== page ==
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IT WAS THE PLTJMEEE.
Secretary Manning's Former Priratß Office
Found to Be Saturated With Deadly
The Pipes Tlntrapped and Connected With
the Main Conduits— The President
En Eonte Home.
The Government Uevenues Enor'
uiousiy Larger Tlian Ordinary
\n Excellent Consular Servlce--In
terestlnti Figures From thel'en
Why banning Became 111.
Washington. Sept. Workmen en
paged to-day in tearing the plumbing out of
Secretary Manning's private room found in
a little closet in the corner a pipe four
inches in diameter, besides several smaller
pipes* leading directly to the sewer, with
out any trap or contrivance to prevent
sewer gas from coming into the room.
These pipes strike the sewer just at its
head, where the greatest amount of gas is
formed. In the winter, when the doors
and windows are shut, the air was most
oppressive, and sometimes in the coldest
weather Mr. Manning was forced to open
the windows. " His physicians pronounce
his disease blood-poison Iroui sewer gas.
and say that it was brought on, beyond
doubt, by his sitting in that little room.
THE PENSION' Bl'UE.tl'.
Interesting Statistics* Regarding tlie
WorU of the Fiscal Year.
Washington-. Sept. 22.— Commissioner
of Tensions Black has filed with the secre
tary of the interior his report of the opera
tions of the pension bureau, for the year
ending June 30, ISS6. From the report, it
appears that on June 30, last, there were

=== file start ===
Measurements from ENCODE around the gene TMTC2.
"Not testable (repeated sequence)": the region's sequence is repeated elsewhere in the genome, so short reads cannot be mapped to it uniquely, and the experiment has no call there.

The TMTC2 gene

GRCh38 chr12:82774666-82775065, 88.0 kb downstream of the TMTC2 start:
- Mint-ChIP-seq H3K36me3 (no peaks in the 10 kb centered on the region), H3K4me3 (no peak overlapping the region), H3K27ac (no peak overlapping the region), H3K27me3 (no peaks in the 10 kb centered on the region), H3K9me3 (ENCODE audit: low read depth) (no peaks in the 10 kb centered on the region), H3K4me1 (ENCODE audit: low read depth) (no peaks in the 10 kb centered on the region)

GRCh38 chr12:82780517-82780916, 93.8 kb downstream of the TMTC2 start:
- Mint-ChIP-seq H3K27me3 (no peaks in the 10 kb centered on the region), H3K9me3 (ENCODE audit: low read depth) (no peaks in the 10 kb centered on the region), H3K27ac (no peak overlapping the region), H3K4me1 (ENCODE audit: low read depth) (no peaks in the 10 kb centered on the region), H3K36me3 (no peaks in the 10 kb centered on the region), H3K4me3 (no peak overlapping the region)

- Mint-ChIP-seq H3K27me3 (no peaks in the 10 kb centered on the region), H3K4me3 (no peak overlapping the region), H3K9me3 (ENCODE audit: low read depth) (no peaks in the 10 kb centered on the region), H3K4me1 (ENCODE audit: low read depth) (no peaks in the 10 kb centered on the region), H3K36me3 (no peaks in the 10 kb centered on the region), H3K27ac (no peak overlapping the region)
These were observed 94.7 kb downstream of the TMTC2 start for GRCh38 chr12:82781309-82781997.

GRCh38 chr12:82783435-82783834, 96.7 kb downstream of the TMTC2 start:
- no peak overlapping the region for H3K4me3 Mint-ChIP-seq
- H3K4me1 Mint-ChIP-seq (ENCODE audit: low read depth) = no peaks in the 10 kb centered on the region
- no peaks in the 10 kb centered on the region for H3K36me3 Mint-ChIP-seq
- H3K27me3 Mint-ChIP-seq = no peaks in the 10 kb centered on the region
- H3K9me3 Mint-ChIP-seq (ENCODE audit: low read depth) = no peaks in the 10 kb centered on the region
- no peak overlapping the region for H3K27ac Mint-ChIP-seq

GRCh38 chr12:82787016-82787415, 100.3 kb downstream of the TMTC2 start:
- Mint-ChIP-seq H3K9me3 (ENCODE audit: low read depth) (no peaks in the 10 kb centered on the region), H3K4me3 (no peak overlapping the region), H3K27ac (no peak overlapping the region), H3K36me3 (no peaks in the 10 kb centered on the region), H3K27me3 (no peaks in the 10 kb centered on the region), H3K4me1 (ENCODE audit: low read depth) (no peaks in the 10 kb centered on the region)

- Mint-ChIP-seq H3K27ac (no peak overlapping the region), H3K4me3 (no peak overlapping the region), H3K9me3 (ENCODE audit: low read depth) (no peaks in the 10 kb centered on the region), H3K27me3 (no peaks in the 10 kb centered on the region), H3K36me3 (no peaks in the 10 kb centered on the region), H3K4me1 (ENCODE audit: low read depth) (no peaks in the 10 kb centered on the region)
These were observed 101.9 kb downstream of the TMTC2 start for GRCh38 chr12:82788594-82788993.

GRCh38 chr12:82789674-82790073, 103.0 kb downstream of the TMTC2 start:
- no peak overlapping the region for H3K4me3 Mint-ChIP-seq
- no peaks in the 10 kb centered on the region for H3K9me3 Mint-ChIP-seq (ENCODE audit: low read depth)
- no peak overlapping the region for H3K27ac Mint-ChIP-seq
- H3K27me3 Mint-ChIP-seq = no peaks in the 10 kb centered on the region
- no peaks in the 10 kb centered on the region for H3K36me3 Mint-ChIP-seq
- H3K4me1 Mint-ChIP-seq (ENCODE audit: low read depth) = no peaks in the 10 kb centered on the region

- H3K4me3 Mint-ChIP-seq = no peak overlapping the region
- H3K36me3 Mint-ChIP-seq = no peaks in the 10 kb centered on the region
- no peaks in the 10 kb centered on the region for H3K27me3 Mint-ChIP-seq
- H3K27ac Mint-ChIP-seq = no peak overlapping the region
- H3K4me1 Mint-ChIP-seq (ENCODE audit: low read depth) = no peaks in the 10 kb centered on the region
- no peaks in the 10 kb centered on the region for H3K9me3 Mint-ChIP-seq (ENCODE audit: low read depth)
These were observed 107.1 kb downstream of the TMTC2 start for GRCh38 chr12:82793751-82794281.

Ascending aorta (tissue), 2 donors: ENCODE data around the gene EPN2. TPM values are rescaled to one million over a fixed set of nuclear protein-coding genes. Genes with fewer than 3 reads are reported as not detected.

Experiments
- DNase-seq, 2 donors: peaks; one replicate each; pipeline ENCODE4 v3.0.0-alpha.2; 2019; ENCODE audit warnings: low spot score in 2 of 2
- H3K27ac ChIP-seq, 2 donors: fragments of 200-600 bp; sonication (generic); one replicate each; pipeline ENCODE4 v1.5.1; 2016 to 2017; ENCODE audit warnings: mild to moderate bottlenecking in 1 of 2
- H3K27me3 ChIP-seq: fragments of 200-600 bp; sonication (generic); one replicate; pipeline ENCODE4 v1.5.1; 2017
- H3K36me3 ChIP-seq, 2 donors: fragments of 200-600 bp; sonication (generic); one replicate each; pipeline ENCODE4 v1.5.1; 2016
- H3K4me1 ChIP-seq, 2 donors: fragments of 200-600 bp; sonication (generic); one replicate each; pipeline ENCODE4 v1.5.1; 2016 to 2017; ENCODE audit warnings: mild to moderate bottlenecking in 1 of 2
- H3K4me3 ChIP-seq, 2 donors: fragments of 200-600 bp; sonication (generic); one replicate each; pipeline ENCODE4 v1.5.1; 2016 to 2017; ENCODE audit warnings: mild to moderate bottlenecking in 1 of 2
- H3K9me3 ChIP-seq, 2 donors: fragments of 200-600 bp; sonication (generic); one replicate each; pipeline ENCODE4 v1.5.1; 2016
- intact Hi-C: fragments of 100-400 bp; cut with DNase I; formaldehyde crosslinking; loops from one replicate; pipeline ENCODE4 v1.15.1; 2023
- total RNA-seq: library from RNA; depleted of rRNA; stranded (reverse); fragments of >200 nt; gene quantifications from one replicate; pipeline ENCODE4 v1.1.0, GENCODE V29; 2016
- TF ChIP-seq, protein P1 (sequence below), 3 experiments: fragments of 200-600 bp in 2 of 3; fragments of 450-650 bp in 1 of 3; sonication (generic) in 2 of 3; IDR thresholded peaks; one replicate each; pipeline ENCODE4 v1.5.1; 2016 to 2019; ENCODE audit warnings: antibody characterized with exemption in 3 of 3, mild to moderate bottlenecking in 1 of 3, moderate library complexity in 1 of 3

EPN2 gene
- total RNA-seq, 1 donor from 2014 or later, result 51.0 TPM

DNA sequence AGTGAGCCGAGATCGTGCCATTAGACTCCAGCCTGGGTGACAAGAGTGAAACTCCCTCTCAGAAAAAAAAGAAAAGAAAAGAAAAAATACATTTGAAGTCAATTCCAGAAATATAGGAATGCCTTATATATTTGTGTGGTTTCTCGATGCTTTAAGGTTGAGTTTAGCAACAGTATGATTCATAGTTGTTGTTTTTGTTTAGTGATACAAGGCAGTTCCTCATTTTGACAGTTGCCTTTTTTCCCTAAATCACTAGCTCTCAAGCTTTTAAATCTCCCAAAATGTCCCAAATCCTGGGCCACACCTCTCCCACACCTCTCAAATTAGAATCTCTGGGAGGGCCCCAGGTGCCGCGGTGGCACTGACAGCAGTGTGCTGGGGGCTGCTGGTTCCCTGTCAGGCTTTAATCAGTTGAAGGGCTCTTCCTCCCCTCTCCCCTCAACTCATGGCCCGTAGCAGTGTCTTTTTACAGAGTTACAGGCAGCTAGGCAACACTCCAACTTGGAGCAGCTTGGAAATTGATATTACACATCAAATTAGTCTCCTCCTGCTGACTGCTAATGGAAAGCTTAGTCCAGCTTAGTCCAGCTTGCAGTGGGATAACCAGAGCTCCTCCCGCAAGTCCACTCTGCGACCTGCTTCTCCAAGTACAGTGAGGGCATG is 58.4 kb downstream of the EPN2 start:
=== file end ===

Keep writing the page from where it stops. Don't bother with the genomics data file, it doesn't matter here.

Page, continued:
365, 755 pensioners on the rolls, composed of
265,854 army invalids, 80,16-2 army widows,
minor children and dependent relatives;
2,553 navy invalids, 1,877 uavv widows,
minor children, etc; 1,539 survivors of the
war of 1813. showing a loss during the year
of 1.400 of this class. Twenty-four original
claims were riled in this class during the
year: the names of "-04 additional widows
appealed on the rolls; 40,857 new pension
ers were added to the roll during the year;
8,339 were restored to the rolls: 22,089
pensioners' names were dropped from the
roll on account of death, remarriage, frauds,
etc.. leaving a net increase in the roll of
30,685 names. The annual average value
of each pension was $122.23, a gain of
SII.BS over the average value of the pre
ceding year. The aggregate annual value
-*as 844,708,027.44. being an increase
in annual value ot $6,617,014.41.
THK AMOUNT PAID
/or pensions during the year was 563,797,
--831.61, the difference in the amount paid
and the annual value representing the ac
crued and arrearage pensions paid doting
the year. Since IS6I, 591,102 invalid
claims have been tiled, 84.799 claims of
widows and dependents, 78.834 for pension
on account of service. During the same
period, there have been allowed of the first
class 332,141 claims, and of the second class
229,493, and of all other classes, GO.ITS,
making a total of claims allowed since 1861,